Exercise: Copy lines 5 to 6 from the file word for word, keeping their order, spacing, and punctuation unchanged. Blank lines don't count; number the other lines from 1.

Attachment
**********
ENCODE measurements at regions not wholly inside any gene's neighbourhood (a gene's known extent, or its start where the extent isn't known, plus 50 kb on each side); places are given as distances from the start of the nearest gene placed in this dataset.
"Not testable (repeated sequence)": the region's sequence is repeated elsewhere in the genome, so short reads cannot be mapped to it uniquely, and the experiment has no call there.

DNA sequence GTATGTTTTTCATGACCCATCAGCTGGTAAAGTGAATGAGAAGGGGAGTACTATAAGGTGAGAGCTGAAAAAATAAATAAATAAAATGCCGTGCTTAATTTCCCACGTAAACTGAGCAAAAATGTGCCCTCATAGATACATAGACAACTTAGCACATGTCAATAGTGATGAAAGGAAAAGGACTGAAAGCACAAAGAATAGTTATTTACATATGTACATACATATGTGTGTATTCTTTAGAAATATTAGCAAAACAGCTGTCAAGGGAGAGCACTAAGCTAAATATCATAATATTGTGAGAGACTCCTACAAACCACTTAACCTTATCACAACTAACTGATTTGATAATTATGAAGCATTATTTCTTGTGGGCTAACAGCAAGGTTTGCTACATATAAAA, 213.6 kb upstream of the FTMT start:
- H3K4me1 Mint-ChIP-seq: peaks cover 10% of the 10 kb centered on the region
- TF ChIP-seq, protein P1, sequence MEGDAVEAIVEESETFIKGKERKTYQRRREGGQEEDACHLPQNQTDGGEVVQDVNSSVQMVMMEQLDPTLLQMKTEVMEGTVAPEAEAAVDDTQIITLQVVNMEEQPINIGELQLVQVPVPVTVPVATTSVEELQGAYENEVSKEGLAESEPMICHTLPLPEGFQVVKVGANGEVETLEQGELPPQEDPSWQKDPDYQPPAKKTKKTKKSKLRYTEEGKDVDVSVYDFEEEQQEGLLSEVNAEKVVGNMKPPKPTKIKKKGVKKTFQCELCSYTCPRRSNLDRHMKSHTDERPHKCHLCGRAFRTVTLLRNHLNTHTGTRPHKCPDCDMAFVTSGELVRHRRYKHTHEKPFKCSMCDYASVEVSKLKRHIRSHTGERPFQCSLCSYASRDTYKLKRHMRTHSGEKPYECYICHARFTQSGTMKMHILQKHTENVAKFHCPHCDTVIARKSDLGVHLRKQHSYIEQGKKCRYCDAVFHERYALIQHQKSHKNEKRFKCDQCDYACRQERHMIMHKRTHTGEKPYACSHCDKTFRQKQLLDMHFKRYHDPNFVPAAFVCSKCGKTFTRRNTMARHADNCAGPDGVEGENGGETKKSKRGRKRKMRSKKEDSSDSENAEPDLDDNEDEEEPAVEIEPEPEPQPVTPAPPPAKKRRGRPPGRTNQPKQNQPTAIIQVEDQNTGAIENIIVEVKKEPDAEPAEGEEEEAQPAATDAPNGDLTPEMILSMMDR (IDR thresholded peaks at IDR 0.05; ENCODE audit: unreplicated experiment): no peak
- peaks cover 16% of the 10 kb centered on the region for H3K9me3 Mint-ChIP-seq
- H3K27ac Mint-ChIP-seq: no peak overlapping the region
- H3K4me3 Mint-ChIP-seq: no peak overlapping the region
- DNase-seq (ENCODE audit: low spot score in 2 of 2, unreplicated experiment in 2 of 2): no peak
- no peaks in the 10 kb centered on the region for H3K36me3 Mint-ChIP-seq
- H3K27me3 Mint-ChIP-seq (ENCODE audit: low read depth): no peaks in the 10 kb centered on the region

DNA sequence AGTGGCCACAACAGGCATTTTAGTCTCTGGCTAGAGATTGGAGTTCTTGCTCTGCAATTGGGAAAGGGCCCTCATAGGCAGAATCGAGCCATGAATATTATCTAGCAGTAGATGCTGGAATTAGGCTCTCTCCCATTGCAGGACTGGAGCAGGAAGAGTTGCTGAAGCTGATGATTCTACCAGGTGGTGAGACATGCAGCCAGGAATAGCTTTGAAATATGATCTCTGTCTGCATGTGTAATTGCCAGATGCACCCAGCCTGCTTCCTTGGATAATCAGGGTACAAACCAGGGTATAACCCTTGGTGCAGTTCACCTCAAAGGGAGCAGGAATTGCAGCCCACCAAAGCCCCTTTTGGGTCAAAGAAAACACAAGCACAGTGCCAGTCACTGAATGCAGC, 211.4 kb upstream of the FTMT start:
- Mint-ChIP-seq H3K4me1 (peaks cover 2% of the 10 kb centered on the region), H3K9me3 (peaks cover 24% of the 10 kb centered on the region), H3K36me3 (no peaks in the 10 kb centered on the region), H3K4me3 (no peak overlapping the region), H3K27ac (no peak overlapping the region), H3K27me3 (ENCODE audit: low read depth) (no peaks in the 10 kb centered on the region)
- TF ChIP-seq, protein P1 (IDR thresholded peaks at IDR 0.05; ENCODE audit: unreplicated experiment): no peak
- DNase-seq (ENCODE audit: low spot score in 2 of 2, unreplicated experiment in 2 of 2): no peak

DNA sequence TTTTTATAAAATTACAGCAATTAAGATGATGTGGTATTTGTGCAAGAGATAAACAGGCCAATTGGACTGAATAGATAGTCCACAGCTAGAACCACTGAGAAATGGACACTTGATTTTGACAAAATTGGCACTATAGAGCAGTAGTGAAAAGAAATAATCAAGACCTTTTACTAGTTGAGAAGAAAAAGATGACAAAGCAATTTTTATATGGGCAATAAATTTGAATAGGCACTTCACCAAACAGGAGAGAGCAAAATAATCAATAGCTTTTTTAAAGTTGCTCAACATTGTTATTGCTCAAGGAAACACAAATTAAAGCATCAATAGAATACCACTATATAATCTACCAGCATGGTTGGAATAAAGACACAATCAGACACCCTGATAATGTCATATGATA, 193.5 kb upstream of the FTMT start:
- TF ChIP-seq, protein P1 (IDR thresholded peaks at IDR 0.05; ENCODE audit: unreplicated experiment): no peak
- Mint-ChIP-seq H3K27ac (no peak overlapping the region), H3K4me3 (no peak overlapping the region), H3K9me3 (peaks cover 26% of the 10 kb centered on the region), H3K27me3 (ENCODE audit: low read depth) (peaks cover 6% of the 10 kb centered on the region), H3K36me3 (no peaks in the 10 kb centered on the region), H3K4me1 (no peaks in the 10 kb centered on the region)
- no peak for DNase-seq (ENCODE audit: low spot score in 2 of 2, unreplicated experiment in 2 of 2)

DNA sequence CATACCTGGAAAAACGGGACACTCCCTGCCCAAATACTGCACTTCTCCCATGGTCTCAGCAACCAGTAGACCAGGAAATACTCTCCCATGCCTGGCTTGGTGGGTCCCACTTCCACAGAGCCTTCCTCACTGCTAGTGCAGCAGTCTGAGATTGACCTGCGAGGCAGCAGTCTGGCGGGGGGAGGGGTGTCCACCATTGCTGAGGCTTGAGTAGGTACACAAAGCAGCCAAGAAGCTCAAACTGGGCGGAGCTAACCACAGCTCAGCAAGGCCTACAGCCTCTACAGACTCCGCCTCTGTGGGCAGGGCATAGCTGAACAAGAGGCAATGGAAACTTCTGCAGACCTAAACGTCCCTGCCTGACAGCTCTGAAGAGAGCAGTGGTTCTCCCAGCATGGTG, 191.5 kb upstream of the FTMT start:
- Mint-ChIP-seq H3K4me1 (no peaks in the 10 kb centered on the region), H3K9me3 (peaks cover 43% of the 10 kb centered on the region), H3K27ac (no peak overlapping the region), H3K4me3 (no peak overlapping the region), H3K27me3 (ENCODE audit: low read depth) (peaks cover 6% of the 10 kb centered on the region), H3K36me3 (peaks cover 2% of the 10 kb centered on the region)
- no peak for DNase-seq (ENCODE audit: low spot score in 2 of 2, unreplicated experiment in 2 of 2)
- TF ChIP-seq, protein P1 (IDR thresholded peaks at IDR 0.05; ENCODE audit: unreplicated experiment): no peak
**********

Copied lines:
- TF ChIP-seq, protein P1, sequence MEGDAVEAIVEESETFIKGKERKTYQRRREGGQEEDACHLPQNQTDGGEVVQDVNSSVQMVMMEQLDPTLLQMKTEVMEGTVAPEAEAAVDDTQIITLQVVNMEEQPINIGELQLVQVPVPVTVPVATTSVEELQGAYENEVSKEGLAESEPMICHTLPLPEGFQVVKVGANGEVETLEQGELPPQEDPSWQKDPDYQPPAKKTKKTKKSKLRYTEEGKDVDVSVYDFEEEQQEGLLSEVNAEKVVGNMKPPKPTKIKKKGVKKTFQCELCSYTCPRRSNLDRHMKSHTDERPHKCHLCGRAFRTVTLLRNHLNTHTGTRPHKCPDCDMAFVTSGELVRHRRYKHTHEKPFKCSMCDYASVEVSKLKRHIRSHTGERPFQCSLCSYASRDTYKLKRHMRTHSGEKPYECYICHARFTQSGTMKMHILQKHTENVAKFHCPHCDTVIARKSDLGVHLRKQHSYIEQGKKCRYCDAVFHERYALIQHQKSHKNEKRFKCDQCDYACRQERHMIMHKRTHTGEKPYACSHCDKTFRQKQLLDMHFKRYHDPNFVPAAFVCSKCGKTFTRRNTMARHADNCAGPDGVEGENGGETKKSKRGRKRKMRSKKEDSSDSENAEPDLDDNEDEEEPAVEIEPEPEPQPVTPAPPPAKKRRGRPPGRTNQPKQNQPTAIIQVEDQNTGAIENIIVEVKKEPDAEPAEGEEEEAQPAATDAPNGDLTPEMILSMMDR (IDR thresholded peaks at IDR 0.05; ENCODE audit: unreplicated experiment): no peak
- peaks cover 16% of the 10 kb centered on the region for H3K9me3 Mint-ChIP-seq